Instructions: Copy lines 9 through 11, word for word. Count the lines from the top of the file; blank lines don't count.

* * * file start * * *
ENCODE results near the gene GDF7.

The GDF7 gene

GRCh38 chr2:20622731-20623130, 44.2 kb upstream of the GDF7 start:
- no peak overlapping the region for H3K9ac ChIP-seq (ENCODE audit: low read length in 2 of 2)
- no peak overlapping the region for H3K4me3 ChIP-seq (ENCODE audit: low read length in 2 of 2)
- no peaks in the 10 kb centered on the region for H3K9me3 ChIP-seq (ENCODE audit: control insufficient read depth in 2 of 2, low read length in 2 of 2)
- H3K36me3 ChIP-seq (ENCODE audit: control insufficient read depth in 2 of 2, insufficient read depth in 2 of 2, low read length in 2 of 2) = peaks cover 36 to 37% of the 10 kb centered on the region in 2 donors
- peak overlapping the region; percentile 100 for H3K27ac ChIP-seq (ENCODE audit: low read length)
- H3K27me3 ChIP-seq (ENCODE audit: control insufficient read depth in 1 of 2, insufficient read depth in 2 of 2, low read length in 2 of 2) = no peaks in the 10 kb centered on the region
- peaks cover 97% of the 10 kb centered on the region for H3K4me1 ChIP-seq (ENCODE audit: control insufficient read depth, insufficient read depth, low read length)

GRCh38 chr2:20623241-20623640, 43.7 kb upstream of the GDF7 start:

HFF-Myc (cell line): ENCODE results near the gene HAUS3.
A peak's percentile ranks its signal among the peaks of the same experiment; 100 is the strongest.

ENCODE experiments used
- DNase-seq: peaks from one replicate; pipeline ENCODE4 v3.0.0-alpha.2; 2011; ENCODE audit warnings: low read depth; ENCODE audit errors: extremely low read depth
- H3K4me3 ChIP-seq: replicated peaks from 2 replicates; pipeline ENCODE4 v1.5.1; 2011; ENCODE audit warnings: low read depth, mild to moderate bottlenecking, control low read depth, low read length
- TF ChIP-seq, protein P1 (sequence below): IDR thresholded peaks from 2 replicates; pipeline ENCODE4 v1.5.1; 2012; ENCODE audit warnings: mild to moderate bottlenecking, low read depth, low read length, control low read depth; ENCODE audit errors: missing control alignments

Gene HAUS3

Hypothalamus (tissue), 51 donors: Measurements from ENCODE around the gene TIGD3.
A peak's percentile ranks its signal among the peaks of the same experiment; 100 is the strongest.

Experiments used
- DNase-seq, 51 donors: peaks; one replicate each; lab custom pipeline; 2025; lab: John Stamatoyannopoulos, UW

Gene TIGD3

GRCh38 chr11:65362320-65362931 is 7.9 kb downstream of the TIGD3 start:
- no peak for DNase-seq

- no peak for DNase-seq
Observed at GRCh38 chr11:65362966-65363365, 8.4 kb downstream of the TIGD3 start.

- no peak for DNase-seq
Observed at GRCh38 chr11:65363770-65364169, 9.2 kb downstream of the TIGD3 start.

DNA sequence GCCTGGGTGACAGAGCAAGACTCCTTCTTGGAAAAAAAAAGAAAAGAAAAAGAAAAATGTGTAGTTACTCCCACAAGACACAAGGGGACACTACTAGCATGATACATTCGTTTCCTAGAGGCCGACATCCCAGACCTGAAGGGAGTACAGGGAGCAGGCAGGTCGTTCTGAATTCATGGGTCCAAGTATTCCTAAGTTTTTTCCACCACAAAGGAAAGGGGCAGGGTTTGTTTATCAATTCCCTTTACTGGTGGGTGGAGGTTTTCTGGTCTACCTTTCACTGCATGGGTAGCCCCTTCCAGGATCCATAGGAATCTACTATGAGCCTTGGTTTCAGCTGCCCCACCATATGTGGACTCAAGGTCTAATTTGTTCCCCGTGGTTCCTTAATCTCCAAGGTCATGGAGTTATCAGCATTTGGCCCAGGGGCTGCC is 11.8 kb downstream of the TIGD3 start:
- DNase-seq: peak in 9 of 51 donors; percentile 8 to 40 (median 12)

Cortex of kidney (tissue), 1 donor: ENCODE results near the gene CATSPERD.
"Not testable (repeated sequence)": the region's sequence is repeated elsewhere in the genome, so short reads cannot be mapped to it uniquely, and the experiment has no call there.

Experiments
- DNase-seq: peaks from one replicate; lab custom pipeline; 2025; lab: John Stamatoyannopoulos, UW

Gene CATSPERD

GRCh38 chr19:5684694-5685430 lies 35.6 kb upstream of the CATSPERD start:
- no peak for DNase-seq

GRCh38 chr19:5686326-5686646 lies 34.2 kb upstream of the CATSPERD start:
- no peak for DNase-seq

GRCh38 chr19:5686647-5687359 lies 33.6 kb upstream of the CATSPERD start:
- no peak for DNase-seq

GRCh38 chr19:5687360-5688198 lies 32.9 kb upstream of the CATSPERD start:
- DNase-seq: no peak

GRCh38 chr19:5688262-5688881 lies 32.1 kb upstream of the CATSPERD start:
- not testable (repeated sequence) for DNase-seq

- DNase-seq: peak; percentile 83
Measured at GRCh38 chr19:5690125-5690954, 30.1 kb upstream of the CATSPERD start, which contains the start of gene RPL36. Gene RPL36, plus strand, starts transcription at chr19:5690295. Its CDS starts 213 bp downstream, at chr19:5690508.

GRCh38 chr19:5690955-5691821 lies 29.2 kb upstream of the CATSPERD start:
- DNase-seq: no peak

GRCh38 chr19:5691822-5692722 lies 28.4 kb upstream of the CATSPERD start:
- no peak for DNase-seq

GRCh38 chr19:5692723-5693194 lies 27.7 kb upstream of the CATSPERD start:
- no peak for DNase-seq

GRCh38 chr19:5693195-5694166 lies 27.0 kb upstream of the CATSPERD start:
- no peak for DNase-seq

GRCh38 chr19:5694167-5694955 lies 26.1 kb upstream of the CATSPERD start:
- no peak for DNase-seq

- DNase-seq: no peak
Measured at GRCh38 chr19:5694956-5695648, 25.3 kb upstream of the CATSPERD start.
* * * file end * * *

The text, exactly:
- H3K27me3 ChIP-seq (ENCODE audit: control insufficient read depth in 1 of 2, insufficient read depth in 2 of 2, low read length in 2 of 2) = no peaks in the 10 kb centered on the region
- peaks cover 97% of the 10 kb centered on the region for H3K4me1 ChIP-seq (ENCODE audit: control insufficient read depth, insufficient read depth, low read length)

GRCh38 chr2:20623241-20623640, 43.7 kb upstream of the GDF7 start: